Director: Lindsay Anderson
Screenplay: David Sherwin
Based on a Script by: David Sherwin & John Howlett
Starring: Malcolm McDowell, David Wood, Richard Warwick, Robert Swann, Hugh Thomas, Guy Ross
Producers: Lindsay Anderson, Michael Medwin & Albert Finney (uncredited)
Running Time: 112 min
BBFC Certificate: 15
My year of catching up on unseen classics roles on with Lindsay Anderson’s if…. (the four full stops and lower case ‘i’ are intentional). Winning the Palme d’Or back in 1969 and still regularly cropping up in the upper echelons of lists of the greatest British films ever made, if…. is the director’s follow up to the also highly regarded This Sporting Life, which I should be getting a screener for to review in the near future (Network are releasing it on Blu-Ray in June).
Released on Blu-Ray as part of Eureka’s illustrious Masters of Cinema series, if…. charts events during a year at a British boys-only public school (a.k.a. boarding or private school). A vicious hierarchy is in place, with the headmaster and staff on top, then the ‘whips’ (a type of prefect that has control over other students), the seniors (lower sixth formers) and then the rest of the younger students. The lowest of the low are the ‘scum’, who act as slaves to the whips.
We watch the students suffer in this evil institution of strict regimes and ludicrous rules, largely following a new boy to begin with, helping show the audience the ropes. As the film moves on, we focus on a small group of senior students, led by Travis (Malcolm McDowell), who are fed up with life within the college walls. Cocky and arrogant, Travis has already been singled out by the whips and is regularly punished for having long hair or other such questionable reasons. The boys are eventually pushed too far though and vow to strike back at their superiors, leading to an explosive finale (which may or may not be a fiction of their imaginations).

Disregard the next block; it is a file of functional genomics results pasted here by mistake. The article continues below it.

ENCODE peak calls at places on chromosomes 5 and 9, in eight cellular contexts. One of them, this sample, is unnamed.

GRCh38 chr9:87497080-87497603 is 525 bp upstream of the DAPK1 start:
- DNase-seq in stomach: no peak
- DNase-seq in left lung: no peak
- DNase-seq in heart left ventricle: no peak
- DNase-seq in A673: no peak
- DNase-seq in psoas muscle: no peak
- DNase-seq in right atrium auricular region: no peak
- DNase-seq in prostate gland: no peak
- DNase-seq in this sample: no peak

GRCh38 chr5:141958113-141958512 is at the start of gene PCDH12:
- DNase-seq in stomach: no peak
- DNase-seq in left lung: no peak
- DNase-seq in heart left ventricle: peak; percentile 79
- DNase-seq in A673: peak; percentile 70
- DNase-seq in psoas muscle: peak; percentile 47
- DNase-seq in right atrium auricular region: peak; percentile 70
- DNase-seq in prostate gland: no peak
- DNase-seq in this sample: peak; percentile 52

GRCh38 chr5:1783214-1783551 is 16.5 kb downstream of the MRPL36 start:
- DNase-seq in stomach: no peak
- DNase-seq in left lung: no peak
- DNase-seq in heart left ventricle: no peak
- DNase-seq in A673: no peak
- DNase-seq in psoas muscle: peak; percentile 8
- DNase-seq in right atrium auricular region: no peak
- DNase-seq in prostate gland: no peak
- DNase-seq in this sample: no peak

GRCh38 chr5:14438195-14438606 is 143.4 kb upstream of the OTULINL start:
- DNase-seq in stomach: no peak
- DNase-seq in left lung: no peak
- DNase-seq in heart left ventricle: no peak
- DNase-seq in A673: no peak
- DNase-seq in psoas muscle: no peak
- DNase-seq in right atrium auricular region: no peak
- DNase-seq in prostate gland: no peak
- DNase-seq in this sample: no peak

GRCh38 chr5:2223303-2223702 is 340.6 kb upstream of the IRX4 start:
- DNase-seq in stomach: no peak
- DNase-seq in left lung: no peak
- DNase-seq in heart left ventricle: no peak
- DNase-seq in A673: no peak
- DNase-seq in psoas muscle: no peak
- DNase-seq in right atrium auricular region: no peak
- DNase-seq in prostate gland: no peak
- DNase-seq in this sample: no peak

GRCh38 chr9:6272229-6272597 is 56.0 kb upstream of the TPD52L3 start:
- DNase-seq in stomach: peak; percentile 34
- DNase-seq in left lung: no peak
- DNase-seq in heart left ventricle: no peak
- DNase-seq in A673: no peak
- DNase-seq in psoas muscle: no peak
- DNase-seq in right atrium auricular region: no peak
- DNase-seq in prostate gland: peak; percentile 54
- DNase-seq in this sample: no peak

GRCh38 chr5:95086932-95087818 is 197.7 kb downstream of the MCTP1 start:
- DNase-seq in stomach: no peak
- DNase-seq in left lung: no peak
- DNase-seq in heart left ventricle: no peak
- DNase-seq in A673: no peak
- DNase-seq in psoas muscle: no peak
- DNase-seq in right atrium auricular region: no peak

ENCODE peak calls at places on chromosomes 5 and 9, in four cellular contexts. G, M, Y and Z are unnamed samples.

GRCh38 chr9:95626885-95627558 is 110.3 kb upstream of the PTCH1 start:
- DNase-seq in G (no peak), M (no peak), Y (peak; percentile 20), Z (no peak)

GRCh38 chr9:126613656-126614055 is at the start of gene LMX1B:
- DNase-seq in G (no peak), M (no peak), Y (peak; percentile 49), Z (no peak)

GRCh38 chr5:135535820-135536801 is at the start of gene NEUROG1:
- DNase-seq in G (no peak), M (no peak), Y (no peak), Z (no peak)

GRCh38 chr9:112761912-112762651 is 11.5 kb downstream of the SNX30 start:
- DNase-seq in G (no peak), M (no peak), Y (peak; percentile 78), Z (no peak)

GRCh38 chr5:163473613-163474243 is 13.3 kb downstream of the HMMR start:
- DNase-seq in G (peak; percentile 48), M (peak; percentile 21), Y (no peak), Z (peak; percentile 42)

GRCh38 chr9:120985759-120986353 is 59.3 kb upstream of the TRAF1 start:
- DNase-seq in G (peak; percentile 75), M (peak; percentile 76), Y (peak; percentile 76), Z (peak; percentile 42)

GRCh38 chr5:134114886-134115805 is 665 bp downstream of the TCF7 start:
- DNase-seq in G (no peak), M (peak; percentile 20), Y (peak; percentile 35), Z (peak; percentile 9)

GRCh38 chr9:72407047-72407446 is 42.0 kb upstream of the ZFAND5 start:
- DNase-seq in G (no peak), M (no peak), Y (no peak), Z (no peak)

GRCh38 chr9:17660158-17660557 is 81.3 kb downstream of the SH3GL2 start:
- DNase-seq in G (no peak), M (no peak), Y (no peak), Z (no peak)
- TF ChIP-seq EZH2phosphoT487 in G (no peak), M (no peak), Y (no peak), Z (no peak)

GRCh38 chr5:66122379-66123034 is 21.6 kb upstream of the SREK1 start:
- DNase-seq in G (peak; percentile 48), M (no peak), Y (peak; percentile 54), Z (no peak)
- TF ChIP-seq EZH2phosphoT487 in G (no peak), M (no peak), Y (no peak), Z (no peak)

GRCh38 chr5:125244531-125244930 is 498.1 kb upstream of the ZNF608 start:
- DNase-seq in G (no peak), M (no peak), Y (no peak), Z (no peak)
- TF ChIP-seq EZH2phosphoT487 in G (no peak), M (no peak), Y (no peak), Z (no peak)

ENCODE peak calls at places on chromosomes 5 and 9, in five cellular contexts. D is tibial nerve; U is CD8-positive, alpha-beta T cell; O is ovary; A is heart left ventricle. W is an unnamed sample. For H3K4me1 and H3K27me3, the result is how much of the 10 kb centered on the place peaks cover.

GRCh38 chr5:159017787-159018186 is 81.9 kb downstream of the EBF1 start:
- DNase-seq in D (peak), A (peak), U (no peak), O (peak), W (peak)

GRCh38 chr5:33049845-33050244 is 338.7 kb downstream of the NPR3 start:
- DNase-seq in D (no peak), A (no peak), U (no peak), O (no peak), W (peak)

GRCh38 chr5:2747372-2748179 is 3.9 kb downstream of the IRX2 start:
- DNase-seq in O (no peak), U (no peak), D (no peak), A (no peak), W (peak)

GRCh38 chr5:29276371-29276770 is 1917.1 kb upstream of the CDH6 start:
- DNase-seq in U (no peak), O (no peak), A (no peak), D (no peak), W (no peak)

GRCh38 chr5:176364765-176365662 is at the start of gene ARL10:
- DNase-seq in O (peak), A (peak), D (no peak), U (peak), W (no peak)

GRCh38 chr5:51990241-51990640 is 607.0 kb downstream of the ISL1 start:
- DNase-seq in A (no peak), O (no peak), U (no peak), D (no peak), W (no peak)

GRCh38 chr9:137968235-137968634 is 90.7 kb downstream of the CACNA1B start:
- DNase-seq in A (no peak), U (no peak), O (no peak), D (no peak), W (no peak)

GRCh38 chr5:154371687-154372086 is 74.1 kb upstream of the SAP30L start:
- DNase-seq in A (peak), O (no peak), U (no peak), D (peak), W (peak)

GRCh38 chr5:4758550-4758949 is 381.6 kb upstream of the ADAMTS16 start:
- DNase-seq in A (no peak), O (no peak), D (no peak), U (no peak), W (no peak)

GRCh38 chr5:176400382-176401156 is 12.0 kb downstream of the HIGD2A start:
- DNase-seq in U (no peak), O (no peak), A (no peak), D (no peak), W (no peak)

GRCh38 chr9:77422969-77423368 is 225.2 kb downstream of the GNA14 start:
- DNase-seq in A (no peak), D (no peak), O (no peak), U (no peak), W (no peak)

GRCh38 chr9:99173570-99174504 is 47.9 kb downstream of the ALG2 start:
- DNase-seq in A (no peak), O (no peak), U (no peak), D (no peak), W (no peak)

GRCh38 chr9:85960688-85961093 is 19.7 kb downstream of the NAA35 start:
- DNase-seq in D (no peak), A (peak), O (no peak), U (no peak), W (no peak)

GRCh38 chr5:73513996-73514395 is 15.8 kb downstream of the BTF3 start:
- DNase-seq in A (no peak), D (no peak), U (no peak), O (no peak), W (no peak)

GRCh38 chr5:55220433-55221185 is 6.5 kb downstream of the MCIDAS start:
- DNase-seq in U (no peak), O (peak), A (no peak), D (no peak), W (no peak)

Now I never went to a public or boarding school (thank God), but I get the feeling that much of what is portrayed in if…. isn’t too far from the truth (at least of the time). There are some surreal and satirical embellishments here and there which I will get to shortly, but generally the microcosmic class system, the failure to tolerate free thought or modern trends as well as hints of sexual abuse all feel frighteningly feasible. I’m not sure any establishments (or not many) were quite as harsh as this one and the film plays on a heightened reality of course, but I imagine the writers drew a lot from experience and interviews with them on the Blu-Ray confirm this.
What if…. is great at doing is balancing this believability and social commentary with the playful and the surreal. These unusual moments can be quite subtle to begin with, but by the last third it often becomes downright bizarre. As soon as the ‘crusaders’ (Travis and his rebellious friends) steal a bike and pick up an attractive girl (who Travis shares a literally animalistic interlude with), the film gets quite trippy and it isn’t clear whether the protagonists are dreaming a lot of this or not. The infamous and controversial finale in particular comes about in a peculiar fashion. It ends on a freeze frame of Travis, cutting to a repeat of the title, which in itself suggests it was all a piece of wish fulfilment.